A new dawn in the RSLAF
Over the past decade, tremendous efforts, time and resources have been invested to restructure the RSLAF. Successive government of Sierra Leone through their development partners (IMATT, DFID) and other friendly nations in pursuance of peace and security targeted the RSLAF through the post conflict security sector Reforms program as one of the key institutional pillars for Democratic stability.
Within the confines of these arrangements, the force configuration and operational focus was affected with the economic and security related views to maintain an optimum strength which will be well equipped and catered for. Likewise, the force operational shift in its main effort gravitated towards the RSLAF’s participation in peacekeeping operations for the enhancement of the Government of Sierra Leone’s wider national interests.
Ten years on since the restructuring in 2001,piles of tangible successes paved the way as the force metamorphose into a potent actor in the peacekeeping arena.
For the past five 5 years, we have exported our human capacity to the United Nation Mission in Haiti, East Timor, Lebanon, Darfur, Sudan and Nepal as arms monitors, Staff Officers, Liaison and Military Observers. The deployment of former troops to Darfur end of 2009 and our anticipated deployment to Somalia under the auspices of AMISOM, monuments our ever ending stride to reach for global peace and security.
The new dawn on the restructured RSLAF does not only cast its light on our blue helmets but spectrum as far as the horizon of our core functions and values are concerned. The military justices system has been overhauled on a rights based approach and the re-institution of the martial system. In perspective, these emerging developments are underpinned by the notion that discipline, justice and fairness are taken home if we are to respond to the democratic heart beat of society of which we are integral part.
In tune with doctrine, the interoperability of intelligence and operations within the force has imposed a more comprehensive approach among state actors fostering unity of effort and dwarfing duplicity. Our engagement in the 2007 presidential and parliamentary Elections through the invocation of the Military Aid to Civil Power (MACP) and the commendations thereafter are an expression of the appreciations, trust and confidence bestowed on the RSLAF nationally and internationally. Even at this height, we believe as a force that there is room for improvement on how we relate with our civilians counterpart after a decade of controversy and animosity.
Amidst scarce resources, the forces continue to deliver on its institutional and corporate obligations in; serving the Nation: Our changing roles and responsibilities in society points at the need for more support to arrest the doctrinal phenomenon of operational readiness.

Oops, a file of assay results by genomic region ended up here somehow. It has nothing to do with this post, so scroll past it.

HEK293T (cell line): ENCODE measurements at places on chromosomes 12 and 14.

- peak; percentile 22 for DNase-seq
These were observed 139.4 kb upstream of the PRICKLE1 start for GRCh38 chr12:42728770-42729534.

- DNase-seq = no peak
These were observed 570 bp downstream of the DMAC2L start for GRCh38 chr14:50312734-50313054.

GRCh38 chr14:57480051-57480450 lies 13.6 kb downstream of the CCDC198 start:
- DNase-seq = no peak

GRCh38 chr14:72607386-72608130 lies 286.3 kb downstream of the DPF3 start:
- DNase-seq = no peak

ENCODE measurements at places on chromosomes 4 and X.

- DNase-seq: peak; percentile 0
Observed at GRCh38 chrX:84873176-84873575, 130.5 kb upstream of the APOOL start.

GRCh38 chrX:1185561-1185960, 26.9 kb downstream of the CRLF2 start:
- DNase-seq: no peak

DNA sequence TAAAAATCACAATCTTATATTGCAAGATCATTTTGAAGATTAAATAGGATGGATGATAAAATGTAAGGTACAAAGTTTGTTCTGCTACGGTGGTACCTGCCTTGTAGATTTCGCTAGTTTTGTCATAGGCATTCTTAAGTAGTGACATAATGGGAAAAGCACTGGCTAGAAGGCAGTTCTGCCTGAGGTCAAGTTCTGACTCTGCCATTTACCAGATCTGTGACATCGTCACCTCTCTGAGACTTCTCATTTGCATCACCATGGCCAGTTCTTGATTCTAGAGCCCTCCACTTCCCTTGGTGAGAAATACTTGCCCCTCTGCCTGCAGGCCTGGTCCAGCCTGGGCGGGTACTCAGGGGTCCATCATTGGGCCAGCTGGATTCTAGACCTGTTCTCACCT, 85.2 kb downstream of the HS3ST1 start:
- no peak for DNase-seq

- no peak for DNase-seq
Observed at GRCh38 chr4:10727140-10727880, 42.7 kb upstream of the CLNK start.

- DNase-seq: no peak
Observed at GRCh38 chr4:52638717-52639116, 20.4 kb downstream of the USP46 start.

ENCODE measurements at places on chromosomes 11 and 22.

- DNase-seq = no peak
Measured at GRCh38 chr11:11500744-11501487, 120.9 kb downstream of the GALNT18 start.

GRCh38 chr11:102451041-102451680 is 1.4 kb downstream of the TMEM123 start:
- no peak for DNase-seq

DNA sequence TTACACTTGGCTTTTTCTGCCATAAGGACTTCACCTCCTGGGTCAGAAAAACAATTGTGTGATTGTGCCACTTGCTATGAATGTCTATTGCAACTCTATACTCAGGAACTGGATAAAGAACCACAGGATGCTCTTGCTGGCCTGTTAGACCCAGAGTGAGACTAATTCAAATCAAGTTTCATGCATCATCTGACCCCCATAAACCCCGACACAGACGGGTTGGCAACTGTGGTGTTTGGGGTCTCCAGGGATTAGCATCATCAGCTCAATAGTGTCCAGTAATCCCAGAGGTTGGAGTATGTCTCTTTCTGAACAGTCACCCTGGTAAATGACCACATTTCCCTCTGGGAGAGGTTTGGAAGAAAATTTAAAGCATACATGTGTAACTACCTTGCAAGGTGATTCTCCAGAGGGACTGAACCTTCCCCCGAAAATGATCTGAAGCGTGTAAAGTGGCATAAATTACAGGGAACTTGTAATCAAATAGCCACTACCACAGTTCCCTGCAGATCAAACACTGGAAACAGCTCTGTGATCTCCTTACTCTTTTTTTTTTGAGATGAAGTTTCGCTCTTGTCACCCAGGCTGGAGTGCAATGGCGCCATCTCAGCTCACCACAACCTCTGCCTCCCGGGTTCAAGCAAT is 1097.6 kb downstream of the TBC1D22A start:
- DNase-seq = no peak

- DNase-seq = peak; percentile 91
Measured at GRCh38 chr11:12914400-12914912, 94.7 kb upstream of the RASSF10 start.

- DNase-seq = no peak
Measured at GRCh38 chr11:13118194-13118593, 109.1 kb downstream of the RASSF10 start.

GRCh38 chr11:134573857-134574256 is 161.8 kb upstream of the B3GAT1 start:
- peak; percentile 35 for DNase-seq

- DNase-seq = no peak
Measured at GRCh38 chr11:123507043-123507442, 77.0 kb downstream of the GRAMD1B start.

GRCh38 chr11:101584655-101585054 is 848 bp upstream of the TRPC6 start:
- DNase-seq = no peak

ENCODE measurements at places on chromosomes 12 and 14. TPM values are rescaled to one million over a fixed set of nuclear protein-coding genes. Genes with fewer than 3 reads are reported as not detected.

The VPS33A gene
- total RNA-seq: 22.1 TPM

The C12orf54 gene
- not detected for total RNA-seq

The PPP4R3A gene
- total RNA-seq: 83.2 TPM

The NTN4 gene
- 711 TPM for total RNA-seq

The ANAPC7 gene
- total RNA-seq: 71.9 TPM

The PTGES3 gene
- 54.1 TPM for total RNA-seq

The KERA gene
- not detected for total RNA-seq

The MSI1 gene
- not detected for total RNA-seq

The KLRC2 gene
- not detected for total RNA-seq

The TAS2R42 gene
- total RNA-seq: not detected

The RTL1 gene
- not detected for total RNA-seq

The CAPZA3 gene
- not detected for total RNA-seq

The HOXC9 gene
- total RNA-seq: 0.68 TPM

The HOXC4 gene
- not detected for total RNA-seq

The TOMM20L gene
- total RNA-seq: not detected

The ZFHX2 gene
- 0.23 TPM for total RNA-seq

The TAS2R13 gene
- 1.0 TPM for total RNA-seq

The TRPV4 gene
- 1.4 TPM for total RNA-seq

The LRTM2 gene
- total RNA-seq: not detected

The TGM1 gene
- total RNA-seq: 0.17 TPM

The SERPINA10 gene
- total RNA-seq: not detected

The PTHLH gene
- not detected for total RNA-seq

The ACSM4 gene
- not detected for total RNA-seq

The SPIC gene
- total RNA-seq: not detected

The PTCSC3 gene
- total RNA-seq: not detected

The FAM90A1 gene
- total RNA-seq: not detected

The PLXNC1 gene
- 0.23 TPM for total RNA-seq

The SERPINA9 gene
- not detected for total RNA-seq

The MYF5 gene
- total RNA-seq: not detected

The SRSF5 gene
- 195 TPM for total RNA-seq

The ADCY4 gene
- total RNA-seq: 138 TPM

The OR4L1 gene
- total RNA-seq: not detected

Without holidaying, commanders at all levels are steadfast to project on the force outfits and outputs. This line of thought strictly conforms to the dynamics of the strategically, operational and tactical construction of our thinking. Thus, the establishment of Artillery, tailoring and the Armed forces Agricultural Units sit between these initiatives. The translation of these efforts is the Establishment review of 2010. Painstakingly as a force we are striving to catch up with information technology. The Africa Endeavour programme pioneered by the United States of Africa Command (AFRICOM) has however served an eye opener to our communications need both within and out. Our data over HF communication platform continue to play a central role in facilitating communication force wide.
As the cornerstone of the force, training permeates the Rank and file. Anew study leave policy has been promulgated to build on the forces human resource base. Our ECOWAS standby force companies are on their routine training cycles, Brigade Battle Schools are undergoing their levels 1 to 3 training, whilst the peace Mission Training Centre has been established to meet our peacekeeping aspirations and challenges.
With its modest assets, the maritime Wing has spotlighted as one of the success stories of the RSLAF and the Nation. The wing vigilance to arrest poachers, smugglers, pirate and saving of lives has gone a long way to make safe the sea environment for sea farers and hence earned the wing an overarching pride. Financial penalties imposed on poacher have also provided a steady income boost for government. Yet still, much more support is needed for the maritime wing to patrol our waters. Pitifully, we look forward to the resurrection of the Air Wing. The force is therefore friendly disposed to discussions and engagement on breaking new grounds to give Wings to the Air Wing.
On this note, on behalf of the Minister of Defence, the chief of defence staff, Officers, men and Women of the RSLAF, we wish all the retirees of this year a prosperous return to civil life and to the incoming cadets and recruits a fruitful career.
By Brigadier S O Williams-DCDS
This article is culled from the Defender Magazine Volume 1 published by the Republic of Sierra Leone Armed Forces in their maiden’s first quarterly edition.
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